Serrano pepper buying and usage guide. Planting and growing serrano chili pepper plants. When to pick and how to dry serrano peppers. Which chillis can substitute for serranos in recipes.
Serrano chili peppers come to us from the mountainous regions of northern Mexico. The peppers are up to 4 inches long at maturity. They are green while immature. Mature serrano peppers can be brown, red, or orange.
At 10,000-20,000 SHUs they are several times hotter than a jalapeno.
They are pickled, used in salsas and to make serrano pepper sauce.
Choose fruit which is firm with smooth skin. Avoid wrinkled or soft peppers and check them for bad spots.
When you get the fruit home, wash it and spread it out on a clean kitchen towel to air dry before you store it. Once it's dry, place it in a produce storage bag into which you've placed a folded white paper towel. The paper towel will absorb any excess moisture.
Place the bagged serrano chile peppers into the crisper. They will keep for about 2 weeks.
The word serrano means from the mountains, and this is where they grow best. As mature serranno pepper plants will be 2-3 feet tall, space them 18 inches apart. Grow them in a site with all day sun.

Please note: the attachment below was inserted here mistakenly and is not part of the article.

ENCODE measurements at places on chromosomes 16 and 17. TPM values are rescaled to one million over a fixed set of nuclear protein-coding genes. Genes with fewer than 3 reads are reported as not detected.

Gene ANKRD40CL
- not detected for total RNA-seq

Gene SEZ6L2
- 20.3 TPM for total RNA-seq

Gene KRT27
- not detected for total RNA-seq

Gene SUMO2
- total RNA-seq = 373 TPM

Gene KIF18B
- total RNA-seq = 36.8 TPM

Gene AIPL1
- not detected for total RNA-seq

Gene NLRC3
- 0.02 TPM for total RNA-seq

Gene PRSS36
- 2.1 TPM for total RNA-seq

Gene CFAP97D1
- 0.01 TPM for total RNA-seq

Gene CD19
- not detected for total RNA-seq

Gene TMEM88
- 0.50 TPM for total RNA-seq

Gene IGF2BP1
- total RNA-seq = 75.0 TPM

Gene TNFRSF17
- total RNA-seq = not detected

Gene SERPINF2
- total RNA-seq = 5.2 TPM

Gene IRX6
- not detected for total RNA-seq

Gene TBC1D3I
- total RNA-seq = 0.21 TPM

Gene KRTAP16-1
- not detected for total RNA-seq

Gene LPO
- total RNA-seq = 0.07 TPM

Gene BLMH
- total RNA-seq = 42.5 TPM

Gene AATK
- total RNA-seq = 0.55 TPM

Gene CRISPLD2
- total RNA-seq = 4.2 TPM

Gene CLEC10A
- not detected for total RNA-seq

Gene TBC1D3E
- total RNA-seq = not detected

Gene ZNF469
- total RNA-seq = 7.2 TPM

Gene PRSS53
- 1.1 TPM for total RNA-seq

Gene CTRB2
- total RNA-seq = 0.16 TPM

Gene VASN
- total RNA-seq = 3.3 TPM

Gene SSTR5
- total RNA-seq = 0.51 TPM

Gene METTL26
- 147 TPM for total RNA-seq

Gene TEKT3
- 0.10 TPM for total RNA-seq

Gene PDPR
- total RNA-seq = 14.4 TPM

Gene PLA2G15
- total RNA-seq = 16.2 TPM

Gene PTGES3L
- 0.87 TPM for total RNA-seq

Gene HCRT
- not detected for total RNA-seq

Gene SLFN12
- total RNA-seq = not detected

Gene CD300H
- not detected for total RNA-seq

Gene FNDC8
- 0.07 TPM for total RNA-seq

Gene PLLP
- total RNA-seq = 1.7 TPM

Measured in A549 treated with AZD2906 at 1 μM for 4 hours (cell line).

Planting serrano pepper plants in a site with less sun than this isn't a good idea as peppers need sun to ripen. They are not fast growing plants in any case. Shade will only slow them to a crawl.
Water the plants until they settle in and then whenever the weather turns dry. Water in some fish emulsion once a month.
Pepper, Hot, Serrano Tampiqueno 1 Pkt.
A 46 inch tall variety from Guanajuato, Mexico.
The 2 1/4 by 1/2 inch wide peppers are reputed to be uniquely flavorful and the most popular serrannos in Mexico.
Fruits in 85 days from seed.
The ripe or colored peppers will be hotter than the green ones. They are all equally edible. You decide solely by how hot you want them to be.
Or maybe, like me, you don't pay any attention to your hot pepper plants at all until you need a few peppers in the kitchen. Then you dash out and pick whatever the plants have to offer.
These are hot enough to make you cough if you dehydrate them indoors. If you have an electrical outlet outside, put the dehydrator out on the porch.
Wash the peppers and remove the stems. Halve them an use a spoon to scrape out the seeds and veins.
Spread the halved peppers out on the dehydrater's trays. Go out and turn the trays every so often. When they are crisp, let them cool.